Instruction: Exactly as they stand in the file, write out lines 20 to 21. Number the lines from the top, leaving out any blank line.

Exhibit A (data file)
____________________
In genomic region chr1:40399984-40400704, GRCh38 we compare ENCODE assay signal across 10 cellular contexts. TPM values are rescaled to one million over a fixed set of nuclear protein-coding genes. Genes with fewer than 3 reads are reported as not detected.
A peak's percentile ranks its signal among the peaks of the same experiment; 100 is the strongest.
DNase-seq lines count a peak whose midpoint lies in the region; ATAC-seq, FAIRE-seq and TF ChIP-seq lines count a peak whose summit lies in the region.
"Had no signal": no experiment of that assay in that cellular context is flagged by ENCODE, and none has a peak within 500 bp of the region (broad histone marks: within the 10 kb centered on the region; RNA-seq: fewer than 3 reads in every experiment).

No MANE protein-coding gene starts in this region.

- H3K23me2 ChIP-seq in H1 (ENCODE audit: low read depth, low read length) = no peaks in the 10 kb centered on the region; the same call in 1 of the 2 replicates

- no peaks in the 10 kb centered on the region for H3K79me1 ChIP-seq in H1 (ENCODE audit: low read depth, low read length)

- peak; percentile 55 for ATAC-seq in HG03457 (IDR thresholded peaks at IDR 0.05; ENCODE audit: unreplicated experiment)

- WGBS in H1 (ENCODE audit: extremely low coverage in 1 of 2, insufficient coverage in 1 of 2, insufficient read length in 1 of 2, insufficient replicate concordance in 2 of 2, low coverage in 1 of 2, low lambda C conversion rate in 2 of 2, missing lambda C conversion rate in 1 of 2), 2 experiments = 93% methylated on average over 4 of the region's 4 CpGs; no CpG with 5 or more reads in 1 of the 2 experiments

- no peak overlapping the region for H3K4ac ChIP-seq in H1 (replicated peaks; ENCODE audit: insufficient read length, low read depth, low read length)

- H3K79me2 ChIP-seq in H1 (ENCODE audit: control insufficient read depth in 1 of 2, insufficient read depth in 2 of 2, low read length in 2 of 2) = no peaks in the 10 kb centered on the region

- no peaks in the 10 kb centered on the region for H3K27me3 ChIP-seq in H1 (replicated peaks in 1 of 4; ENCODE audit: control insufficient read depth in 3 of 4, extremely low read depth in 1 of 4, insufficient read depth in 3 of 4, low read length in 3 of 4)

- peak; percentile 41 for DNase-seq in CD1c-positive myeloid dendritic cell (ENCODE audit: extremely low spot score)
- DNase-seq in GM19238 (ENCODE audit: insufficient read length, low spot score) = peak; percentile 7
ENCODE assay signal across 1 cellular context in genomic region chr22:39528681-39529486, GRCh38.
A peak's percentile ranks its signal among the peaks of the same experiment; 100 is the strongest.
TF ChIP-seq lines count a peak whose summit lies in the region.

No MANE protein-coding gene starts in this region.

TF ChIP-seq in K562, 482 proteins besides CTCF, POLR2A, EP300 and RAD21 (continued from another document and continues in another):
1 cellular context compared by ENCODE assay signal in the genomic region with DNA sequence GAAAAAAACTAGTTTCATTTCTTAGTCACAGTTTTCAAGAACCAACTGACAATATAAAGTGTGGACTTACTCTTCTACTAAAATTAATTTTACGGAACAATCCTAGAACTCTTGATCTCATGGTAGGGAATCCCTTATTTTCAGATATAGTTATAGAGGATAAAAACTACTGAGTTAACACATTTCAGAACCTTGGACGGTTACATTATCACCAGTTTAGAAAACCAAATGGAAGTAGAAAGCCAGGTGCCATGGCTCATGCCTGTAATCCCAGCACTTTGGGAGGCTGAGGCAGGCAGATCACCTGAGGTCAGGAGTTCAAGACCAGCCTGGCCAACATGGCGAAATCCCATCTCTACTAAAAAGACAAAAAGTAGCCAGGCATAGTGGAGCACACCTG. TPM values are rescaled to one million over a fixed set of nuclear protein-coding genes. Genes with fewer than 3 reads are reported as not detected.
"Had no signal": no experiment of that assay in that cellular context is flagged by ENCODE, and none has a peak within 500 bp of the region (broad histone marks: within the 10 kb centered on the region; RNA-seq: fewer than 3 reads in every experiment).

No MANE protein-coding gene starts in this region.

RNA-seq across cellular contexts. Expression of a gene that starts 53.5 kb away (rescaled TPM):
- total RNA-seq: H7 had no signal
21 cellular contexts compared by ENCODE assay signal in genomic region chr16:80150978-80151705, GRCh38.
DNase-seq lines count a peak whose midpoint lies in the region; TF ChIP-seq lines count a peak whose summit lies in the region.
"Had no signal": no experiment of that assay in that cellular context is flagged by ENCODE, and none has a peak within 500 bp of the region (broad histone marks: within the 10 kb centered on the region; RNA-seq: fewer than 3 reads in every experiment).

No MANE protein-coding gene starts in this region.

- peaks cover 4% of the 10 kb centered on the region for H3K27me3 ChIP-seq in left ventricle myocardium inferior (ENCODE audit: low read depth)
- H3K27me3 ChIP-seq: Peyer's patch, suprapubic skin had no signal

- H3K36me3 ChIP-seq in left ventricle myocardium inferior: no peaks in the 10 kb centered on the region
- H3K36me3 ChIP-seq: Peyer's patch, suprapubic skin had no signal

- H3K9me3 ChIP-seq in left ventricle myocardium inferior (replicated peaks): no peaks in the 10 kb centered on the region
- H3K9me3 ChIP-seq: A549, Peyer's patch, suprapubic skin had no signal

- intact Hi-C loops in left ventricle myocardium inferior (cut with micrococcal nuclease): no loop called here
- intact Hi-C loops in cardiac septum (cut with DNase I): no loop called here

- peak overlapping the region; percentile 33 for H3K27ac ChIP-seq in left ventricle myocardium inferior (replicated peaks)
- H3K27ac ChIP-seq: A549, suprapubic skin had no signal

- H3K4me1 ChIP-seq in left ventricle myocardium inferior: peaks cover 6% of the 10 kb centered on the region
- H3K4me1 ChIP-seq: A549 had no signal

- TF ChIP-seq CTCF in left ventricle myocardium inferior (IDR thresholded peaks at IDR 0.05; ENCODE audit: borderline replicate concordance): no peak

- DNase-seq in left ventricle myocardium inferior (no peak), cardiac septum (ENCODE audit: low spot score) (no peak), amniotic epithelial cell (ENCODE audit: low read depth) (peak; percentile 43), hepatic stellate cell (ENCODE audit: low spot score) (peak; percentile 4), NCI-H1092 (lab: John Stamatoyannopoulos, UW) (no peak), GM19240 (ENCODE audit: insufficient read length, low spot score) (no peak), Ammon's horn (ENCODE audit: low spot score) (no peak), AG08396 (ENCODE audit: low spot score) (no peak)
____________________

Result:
1 cellular context compared by ENCODE assay signal in the genomic region with DNA sequence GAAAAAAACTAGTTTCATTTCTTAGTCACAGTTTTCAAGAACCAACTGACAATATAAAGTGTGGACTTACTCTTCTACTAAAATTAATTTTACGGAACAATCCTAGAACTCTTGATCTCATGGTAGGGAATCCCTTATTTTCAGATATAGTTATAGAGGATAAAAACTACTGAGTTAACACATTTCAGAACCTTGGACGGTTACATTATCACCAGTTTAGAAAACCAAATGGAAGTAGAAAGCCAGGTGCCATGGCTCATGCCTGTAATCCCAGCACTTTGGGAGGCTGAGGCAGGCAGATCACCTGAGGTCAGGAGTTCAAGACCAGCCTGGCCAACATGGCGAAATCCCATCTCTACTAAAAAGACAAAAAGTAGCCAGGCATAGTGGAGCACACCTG. TPM values are rescaled to one million over a fixed set of nuclear protein-coding genes. Genes with fewer than 3 reads are reported as not detected.
"Had no signal": no experiment of that assay in that cellular context is flagged by ENCODE, and none has a peak within 500 bp of the region (broad histone marks: within the 10 kb centered on the region; RNA-seq: fewer than 3 reads in every experiment).